Mania Grade: B-
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- Art Rating: C+
- Packaging Rating: B
- Text/Translatin Rating: B
- Age Rating: 16 & Up
- Released By: Go! Comi
- MSRP: 10.99
- Pages: 200
- ISBN: 978-1-933617-57-2
- Size: B6
- Orientation: Right to Left
- Series: Hikkatsu!
Hikkatsu! Vol. #01
By Sakura Eries
November 13, 2007
Release Date: September 30, 2007
© Go! Comi
Translated by:Christine Schilling
Adapted by:What They Say
In Earth's distant future, geomagnetic abnormalities take mankind's struggle for survival to a whole new level! Ordinary everyday appliances are going haywire, and the fate of life on Earth depends on one man: the karate student Shota, who can fix the malfunctioning machines with his "recovery strike" technique!The ReviewPackaging:
The front cover features Shota with his right fist upraised in a karate stance. He looks deep in concentration, ready to deal a Repair Blow. Shota wears his signature outfit: baggy khaki pants, karate black belt tied around his waist, red short-sleeved mock turtleneck, and fingerless black gloves. His right fist seems to glow, and there is a red and yellow sunburst pattern behind Shota as if to accentuate the power of his Repair Blow. The mangaka's name and the black-and-white title logo with the subheader "Strike a Blow to Vivify" are arranged across the center of the front cover.
The backdrop for the back cover of this shonen title is red and, interestingly enough, pink. The title logo is placed at the top, followed by an illustration of Momoko banging on a malfunctioning vending machine which has stolen her money. The illustration looks like a black-and-white manga panel that was colored for the purposes of this cover. Below the illustration is the story summary in white font, and at the very bottom are the Go! Comi logo and rating icon.
Materials are satisfactory. The alignment is noticeably slanted on a few pages, but the print job is otherwise satisfactory. Extras include table of contents; an explanation of honorifics; a page of translation notes; a five-page bonus manga about the development of Hikkatsu; and ads for other Go! Comi releases.Artwork:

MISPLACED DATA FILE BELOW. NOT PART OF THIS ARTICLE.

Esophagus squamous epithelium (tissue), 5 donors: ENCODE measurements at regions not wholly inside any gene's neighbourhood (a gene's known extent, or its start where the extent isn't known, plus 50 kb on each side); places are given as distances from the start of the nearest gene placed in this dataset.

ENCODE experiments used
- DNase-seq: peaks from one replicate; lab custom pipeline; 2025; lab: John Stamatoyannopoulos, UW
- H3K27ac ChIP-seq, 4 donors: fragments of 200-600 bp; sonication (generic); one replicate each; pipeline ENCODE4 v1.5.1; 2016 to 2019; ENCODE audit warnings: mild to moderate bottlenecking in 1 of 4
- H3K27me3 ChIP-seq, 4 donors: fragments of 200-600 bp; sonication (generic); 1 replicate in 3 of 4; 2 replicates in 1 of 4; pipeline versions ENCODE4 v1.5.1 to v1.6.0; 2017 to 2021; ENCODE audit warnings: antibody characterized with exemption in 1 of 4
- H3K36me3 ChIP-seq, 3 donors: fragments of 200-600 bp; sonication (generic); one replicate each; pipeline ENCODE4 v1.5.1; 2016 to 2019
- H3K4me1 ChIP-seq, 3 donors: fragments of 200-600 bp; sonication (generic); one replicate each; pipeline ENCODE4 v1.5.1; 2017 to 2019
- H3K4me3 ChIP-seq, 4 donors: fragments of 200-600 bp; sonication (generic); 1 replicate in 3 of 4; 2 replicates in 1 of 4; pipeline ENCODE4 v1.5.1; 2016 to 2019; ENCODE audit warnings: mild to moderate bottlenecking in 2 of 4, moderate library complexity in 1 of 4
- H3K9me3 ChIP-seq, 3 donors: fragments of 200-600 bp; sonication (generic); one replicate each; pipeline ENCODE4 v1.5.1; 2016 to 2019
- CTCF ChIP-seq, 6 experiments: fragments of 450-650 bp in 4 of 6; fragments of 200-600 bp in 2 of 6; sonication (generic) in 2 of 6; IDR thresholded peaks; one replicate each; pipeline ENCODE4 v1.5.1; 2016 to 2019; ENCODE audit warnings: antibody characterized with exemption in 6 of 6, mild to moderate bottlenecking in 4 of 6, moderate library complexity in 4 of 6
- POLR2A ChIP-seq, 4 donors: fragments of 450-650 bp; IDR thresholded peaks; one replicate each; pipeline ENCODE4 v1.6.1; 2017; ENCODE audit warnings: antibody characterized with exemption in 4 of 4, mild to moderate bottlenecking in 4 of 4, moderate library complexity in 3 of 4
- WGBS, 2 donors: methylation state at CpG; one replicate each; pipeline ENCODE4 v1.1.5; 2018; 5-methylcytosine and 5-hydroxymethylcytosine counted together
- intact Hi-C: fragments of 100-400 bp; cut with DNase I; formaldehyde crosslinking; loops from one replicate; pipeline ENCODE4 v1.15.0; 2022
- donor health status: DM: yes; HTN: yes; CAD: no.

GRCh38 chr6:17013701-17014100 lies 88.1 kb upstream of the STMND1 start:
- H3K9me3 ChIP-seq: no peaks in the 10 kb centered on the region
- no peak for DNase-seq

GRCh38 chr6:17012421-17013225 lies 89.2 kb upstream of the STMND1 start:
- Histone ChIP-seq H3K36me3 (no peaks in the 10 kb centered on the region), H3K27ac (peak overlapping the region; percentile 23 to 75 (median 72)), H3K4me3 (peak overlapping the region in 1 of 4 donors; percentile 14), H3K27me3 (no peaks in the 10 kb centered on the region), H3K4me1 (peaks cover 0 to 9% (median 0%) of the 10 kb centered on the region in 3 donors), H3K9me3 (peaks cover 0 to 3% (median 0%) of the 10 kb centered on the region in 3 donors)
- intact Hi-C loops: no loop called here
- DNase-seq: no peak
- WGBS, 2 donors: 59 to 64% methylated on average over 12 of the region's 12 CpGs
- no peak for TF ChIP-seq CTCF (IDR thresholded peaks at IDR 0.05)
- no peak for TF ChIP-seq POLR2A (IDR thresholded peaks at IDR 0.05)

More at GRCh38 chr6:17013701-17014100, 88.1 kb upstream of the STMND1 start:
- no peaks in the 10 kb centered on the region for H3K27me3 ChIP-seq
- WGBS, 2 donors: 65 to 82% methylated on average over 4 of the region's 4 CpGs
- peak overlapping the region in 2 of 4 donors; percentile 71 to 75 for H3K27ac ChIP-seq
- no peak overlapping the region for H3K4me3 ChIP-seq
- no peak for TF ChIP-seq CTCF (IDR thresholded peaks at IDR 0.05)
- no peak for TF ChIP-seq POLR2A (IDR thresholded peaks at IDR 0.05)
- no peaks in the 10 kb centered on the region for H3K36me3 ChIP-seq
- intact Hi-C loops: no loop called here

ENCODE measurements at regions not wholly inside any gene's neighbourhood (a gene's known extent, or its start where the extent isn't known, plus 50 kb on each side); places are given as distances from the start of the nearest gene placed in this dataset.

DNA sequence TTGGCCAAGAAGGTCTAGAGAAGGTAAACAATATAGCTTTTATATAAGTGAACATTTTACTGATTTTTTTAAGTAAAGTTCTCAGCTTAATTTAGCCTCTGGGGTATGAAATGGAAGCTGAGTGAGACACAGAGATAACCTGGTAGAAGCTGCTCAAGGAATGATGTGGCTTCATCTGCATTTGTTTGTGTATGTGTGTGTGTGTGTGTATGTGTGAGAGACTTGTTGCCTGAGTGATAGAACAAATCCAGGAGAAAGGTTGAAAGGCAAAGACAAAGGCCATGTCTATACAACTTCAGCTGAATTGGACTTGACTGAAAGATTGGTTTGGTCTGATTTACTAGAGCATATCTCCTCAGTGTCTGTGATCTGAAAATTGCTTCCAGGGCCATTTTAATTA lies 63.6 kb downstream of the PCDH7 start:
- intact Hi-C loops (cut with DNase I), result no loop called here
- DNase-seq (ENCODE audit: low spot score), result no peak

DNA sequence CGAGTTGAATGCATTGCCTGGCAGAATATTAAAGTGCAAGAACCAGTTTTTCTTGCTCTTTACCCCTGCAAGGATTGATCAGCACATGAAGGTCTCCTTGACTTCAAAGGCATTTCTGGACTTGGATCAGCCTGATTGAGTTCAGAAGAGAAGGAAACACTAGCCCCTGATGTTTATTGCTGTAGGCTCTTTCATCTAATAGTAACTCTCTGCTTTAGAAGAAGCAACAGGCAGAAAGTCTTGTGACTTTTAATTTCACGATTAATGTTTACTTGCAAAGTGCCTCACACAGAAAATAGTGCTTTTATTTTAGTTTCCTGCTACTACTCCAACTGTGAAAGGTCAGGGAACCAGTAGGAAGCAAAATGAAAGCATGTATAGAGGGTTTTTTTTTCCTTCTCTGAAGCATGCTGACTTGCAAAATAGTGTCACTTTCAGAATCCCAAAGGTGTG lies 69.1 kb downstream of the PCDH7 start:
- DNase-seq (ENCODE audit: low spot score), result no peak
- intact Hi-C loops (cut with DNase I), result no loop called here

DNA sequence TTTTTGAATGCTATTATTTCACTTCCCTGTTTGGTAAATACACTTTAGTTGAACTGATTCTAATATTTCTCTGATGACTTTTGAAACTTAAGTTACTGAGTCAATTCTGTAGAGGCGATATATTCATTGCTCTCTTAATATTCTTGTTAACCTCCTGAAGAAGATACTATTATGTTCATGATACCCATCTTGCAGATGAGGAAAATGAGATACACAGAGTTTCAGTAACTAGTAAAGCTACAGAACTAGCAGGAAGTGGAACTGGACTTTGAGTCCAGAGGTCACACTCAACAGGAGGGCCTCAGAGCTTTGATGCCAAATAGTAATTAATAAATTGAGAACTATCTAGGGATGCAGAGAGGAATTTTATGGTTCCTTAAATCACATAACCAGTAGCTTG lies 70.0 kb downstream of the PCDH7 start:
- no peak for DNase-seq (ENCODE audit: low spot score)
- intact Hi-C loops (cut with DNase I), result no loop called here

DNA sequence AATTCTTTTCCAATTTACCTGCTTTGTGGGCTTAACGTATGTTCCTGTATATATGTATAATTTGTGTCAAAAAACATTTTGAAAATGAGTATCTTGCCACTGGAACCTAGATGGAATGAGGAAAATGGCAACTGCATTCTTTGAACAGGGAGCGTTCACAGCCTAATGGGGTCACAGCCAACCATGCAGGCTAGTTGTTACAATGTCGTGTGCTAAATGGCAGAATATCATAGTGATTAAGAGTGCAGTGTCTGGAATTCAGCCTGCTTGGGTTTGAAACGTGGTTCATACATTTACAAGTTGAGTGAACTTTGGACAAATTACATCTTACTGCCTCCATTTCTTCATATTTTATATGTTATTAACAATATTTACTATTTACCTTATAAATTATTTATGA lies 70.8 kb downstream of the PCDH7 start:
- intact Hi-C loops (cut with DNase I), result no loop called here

Functionally, Yagami's artwork does the job. Character designs are distinct and easily distinguishable. Panel spacing and allocation are pretty good. The flow of illustrations for Shota's and Momoko's action-packed "make up" chat at the end of Chapter 3 was particularly good. In terms of action scenes, Yagami favors showing multiple stages of a moving character's progression in a single panel, which can get a little busy at times.
Stylistically however, the artwork leaves much to be desired. The prettiness of Yagami's illustrations is definitely not the selling point of this manga. There is an unevenness and sloppiness to his lines, and he's skimpy on backgrounds. His character designs are average shonen work, but they tend to disintegrate into caricatures of themselves. It feels a bit like looking at a rough draft as opposed to a final copy. Except for Chapter 4, which has a nighttime setting, tones are used sparingly, mainly just to color the main characters' clothes and hair and a couple of special effects. Text/Translation:
Go! Comi keeps some of the original Japanese sound effects with translations placed beside them, and in other places, the Japanese is replaced with English overlays. They've done a thorough job translating the sound effects; the lettering styles are easy to read and match that of the originals. However, some of their word selections seem a little strange (i.e. "lie" and "press"). Signs, labels, and papers are translated with overlays in mostly plain text. The appearance of the overlays isn't completely consistent though; some signage is initially translated with overlays and then reappears untranslated in Japanese.
An odd grammatical error on the "Concerning Honorifics" page is that the initial words in six sentences are not capitalized. (All those words that should have been capitalized began with the letter "i.” Not quite sure what happened there.) Actually, Go! Comi could have probably done without that page because I only found one honorific used in the entire volume. For the most part, characters refer to each other by given names. Shota even refers to his karate instructor as "Master" instead of "Sensei." The dialogue translation is satisfactory. Content: